Thursday, September 25, 2008

How to Beat Georgia

Elliott from the Bama Sports Report and I are exchanging scouting reports on Alabama and Georgia for this weekend. Specifically, we wanted to put ourselves in the shoes of Mark Richt and Nick Saban and figure out the best ways to attack our opponents. So, without further fanfare, I'm putting on the perma-scowl because I don't have time for this shit: here's how to beat Georgia:

1. Deploy crazy stunts from the defensive front seven. This is the biggest advantage for Alabama in this game. Bama runs a 3-4 defense, which is relatively unusual in college football, and it's masterminded by a coach who knows how to stop Mark Richt's offense. (See: LSU 17 Georgia 10 and LSU 34 Georgia 13 in 2003.) Georgia has an inexperienced offensive line that has been shuffled around on account of injuries. If I'm Nick Saban, I'm throwing every crazy stunt, twist, and elaborate blitz is my arsenal at the Georgia offensive line in an effort to win the battle up front. If Alabama has early success at confusing Georgia's blocking assignments, then they'll force Richt and Mike Bobo to leave extra blockers in for pass plays. They'll also create the chance to force turnovers, which the Tide are going to need because their offense isn't going to have great success.

2. Press Georgia's receivers, especially A.J. Green. A.J. Green is the best receiver of the Mark Richt era, but he's also a stick-thin freshman. His technique at getting off of a bump can't be that good. Arizona State gave Green a big cushion and he killed them. Saban can't make that mistake. He needs his corners to be physical with Green and then leave a safety over top.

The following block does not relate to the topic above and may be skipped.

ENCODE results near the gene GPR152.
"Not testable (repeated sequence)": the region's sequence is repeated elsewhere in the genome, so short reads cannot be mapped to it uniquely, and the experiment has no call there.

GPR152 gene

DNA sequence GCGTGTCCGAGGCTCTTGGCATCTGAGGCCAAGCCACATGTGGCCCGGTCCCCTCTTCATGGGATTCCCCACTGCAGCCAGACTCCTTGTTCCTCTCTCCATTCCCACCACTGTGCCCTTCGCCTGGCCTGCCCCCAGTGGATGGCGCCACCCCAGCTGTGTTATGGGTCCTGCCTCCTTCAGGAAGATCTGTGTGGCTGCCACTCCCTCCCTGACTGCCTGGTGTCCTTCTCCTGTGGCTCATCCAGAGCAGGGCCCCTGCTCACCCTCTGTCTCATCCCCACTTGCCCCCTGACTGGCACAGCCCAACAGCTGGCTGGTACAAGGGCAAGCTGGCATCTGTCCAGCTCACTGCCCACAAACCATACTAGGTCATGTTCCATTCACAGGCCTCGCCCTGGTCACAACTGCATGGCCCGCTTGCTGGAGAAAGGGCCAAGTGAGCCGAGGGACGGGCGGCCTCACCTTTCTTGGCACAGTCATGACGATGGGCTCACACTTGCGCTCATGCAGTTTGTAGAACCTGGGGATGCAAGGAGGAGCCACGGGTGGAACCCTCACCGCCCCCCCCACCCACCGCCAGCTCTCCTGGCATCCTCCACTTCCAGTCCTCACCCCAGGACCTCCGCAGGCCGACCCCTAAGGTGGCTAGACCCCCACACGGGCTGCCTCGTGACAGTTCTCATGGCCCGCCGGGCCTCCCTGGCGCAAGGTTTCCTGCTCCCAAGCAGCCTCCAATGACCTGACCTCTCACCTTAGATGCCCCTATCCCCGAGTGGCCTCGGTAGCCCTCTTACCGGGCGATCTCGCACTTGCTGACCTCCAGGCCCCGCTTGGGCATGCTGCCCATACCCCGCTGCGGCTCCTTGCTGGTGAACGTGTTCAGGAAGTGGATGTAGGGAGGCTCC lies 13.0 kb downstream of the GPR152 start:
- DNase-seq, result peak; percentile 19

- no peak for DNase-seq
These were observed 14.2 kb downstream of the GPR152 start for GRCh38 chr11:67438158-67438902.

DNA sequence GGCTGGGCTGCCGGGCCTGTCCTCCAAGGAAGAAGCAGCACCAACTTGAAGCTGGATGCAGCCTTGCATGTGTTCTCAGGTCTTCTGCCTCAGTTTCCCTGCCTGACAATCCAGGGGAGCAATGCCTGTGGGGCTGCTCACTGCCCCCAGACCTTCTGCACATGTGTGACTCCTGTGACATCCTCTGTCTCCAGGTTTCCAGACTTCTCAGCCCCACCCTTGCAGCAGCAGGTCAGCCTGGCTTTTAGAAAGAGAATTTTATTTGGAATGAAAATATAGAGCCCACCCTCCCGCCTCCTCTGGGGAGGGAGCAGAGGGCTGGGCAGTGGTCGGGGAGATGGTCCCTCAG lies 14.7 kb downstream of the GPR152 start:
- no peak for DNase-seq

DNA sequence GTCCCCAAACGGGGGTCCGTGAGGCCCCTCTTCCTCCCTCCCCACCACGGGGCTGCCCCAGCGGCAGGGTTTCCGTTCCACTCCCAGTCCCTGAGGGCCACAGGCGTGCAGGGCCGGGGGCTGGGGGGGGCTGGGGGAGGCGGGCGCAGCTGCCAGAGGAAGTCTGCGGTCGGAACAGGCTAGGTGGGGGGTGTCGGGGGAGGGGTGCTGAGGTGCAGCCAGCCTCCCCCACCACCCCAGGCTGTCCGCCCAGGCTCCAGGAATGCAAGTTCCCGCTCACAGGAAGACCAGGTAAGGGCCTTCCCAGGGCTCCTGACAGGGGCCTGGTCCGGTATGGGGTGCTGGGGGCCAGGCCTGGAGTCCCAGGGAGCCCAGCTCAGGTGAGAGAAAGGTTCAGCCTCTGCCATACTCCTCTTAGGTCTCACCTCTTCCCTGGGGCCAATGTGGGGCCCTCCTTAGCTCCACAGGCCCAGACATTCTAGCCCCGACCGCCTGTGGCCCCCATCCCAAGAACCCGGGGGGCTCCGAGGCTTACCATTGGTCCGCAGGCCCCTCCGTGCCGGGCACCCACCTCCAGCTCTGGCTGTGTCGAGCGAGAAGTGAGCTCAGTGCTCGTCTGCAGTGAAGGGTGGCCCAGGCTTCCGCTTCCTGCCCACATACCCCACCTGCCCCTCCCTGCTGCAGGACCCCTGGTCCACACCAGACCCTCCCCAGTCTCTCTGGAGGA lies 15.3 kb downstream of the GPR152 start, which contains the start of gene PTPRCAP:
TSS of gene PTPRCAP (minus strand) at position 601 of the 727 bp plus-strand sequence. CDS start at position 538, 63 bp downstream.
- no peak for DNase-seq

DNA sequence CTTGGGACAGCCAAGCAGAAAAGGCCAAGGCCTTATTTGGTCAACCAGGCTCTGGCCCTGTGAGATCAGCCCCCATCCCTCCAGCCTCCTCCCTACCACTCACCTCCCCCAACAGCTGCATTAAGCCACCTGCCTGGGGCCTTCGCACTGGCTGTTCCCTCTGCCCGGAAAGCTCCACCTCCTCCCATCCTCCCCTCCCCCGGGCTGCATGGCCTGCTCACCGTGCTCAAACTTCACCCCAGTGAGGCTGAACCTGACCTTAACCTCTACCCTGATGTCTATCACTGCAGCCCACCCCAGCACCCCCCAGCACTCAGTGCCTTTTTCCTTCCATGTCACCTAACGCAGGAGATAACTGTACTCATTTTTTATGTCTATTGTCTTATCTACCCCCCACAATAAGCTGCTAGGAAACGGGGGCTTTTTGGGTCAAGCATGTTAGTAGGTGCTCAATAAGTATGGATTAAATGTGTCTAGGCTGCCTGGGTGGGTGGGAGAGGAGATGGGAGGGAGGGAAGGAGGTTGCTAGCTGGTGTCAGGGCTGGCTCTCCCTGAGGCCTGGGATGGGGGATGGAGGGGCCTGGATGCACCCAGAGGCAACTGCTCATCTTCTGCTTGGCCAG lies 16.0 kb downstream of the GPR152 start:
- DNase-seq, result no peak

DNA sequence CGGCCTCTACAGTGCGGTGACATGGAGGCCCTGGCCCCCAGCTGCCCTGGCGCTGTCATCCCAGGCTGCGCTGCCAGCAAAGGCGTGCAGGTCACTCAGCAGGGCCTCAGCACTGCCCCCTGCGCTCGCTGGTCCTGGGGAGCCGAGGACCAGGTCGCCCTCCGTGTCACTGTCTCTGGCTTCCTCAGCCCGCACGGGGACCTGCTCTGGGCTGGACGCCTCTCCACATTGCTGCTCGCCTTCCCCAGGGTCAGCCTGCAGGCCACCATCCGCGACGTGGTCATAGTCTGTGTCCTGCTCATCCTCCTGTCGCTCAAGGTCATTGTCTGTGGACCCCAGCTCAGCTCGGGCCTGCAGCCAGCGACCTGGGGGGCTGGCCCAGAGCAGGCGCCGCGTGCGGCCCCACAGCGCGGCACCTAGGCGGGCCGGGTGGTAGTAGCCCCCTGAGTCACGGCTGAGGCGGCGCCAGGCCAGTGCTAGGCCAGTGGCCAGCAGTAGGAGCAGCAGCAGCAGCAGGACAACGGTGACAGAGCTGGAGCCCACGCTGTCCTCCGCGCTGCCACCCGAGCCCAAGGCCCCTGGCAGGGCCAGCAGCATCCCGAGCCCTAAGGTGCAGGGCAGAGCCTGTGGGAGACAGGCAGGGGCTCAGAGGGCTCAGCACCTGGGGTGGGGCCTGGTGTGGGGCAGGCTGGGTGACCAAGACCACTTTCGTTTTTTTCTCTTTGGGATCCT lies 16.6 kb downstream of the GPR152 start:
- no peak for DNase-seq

3. Force Georgia to drive the length of the field. Georgia is not very good in the red zone, which has been the weakness of the Georgia offense under Mark Richt. (Again, recall the red zone issues that Georgia had in the 2003 game against Saban's LSU team in Baton Rouge.) The Dawgs are missing Brannan Southerland, so they aren't as good in short yardage as they were last year. Finally, the Dawgs have been penalty-prone this year, so if Bama forces Georgia to be patient, they're likely to get a situation where Georgia will commit a penalty and find itself in long yardage. If you put 2 and 3 together, you get the idea that Bama's approach should be to be conservative with its safeties and force Knowshon Moreno to beat the Tide instead of Matthew Stafford. That sounds weird because Moreno is the most hyped player on the Georgia team, but Saban should prefer a bunch of five-yard carries to giving Stafford chances to hit big plays down the field.

4. Jump on Georgia early. In a weird way, this game reminds me of the 2004 Georgia-Tennessee game. If the players are anything like the fans, Georgia spent the offseason anticipating its trip to play Arizona State in the desert in prime time. That's not quite the same as playing the defending national champions from Baton Rouge, but it's in the same ballpark. After demolishing LSU in 2004, Georgia came out flat against Tennessee and spotted the Vols a big early lead. Georgia dominated the second half, but came up short. Tennessee used some funky combo routes on its first drive to push the Georgia safeties out of position and give Erik Ainge open targets deep. If Alabama has some similar plays in its arsenal, they need to go to them on the first drive. This is not a game in which Saban wants to be feeling Georgia out in the first quarter. Getting the lead and taking advantage of a potential let-down situation are critical.